You are here

Advise Patients About Their Role in Maintenance

Avoid litigation by advising patients that wearing a retainer is key to maintaining alignment.

When orthodontic patients have their treatment completed, they are excited with the results. But they need to understand those results won’t remain without maintenance. You can help patients by assuring that they understand the importance of wearing their retainers and caring for them properly.


The Final Phase of Successful Orthodontic Care: Maintenance

The process of moving teeth is only the first step in achieving tooth alignment. The second, which often involves wearing a retainer, is maintenance. You can help patients be more satisfied with their results by educating them on the importance of this critical step.


Advise your patients that orthodontic treatment can help fix crooked teeth but can’t prevent changes from occurring after the first step is complete. Just as it took time to move teeth into proper alignment, it also takes time for the bone, ligaments, and surrounding tissues to adjust to the new placement and for the bite to stabilize. As a result, the risk of relapse in the first month after treatment is very high. And if a relapse occurs, teeth may take even longer to stabilize in future treatment.


The only proven way to avoid having teeth move back to their original positions is through wearing a retainer and ongoing maintenance. Progress in Orthodontics confirmed that retention procedures are “considered necessary to maintain the corrected position of teeth following orthodontic treatment and to mitigate against characteristic age-related changes.” Retainers apply gentle pressure to help keep teeth from drifting back to their original positions.  


Patients should also understand that teeth tend to shift throughout life as a normal part of aging. That's why wearing a retainer—sometimes indefinitely—is the most reliable way to maintain long-term results of orthodontic treatment. Made of plastic or metal, retainers can help keep teeth aligned after active orthodontic care is complete.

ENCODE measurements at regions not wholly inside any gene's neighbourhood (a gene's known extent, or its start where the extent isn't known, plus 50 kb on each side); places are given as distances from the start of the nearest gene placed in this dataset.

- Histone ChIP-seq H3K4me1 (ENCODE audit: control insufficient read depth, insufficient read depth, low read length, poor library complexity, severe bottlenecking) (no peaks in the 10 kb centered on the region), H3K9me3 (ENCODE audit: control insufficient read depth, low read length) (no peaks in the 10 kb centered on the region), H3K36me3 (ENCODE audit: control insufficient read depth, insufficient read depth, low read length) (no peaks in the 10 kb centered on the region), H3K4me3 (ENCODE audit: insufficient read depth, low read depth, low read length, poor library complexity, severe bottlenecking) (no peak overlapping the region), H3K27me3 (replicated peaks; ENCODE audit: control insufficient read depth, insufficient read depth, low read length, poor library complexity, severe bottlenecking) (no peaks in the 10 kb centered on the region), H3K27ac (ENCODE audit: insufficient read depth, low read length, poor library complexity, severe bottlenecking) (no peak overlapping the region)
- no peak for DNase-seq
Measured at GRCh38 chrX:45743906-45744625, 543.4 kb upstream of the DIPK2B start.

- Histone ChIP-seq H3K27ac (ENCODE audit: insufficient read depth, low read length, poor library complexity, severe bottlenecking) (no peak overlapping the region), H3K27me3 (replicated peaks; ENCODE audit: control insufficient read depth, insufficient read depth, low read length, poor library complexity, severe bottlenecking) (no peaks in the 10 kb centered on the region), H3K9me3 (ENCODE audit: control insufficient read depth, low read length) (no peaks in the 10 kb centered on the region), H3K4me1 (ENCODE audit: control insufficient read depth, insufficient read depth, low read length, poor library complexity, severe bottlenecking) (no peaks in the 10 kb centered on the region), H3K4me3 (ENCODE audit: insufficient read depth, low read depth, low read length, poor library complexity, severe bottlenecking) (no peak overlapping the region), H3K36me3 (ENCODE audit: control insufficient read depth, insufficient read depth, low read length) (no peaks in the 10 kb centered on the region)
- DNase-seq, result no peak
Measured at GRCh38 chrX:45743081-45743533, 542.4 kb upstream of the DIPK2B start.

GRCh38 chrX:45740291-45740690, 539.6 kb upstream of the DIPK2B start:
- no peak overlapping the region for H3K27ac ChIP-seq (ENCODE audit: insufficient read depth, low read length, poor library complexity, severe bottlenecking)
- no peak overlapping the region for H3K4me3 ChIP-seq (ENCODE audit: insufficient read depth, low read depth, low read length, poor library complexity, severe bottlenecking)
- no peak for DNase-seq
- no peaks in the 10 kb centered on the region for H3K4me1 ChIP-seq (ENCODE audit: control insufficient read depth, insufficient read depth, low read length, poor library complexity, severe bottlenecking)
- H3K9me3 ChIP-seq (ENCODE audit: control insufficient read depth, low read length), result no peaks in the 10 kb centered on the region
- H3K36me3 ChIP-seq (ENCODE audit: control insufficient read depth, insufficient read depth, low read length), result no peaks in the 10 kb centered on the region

If your patients are still struggling to understand the importance of maintenance, try using a relatable analogy: When you buy a new car, it needs regular oil changes, tire rotation, and standard repairs to continue running properly. It's the same with the “new” positions of your teeth. Without regular maintenance, the teeth will gradually shift out of place and create problems. Your newly achieved smile and oral health could be lost.


The Proper Care of Retainers

Once your patients understand the importance of wearing their retainer, ensure they understand how to properly care for it.


There are different requirements for the care and wear of retainers, depending on the individual’s specific orthodontic needs. As an orthodontic specialist, you will be able to guide them on the best practices for their individual case.


When you discuss retainers, you may also want to educate them on the differences and the ways they can avoid problems:


  • Fixed retainers are secured in place with bonding resin and can be more reliable for orthodontic care since they are worn 24/7. However, the obvious drawbacks to this type of retainer are maintenance costs related to its repair and/or bonding resin, as well as oral hygiene issues associated with fixed appliances.
  • Removable retainers can be made of wire or plastic and should be worn as prescribed. The obvious drawback for this kind of retainer is that its success is dependent on the patient's compliance.


In either case, good oral hygiene is needed to assure the teeth and gums remain healthy. And patients should understand there may be temporary discomfort as they adjust to the appliance. If discomfort continues, however, they should have the retainer adjusted. In addition, if there are any other problems—loss, breakage, warp—patients should contact your office.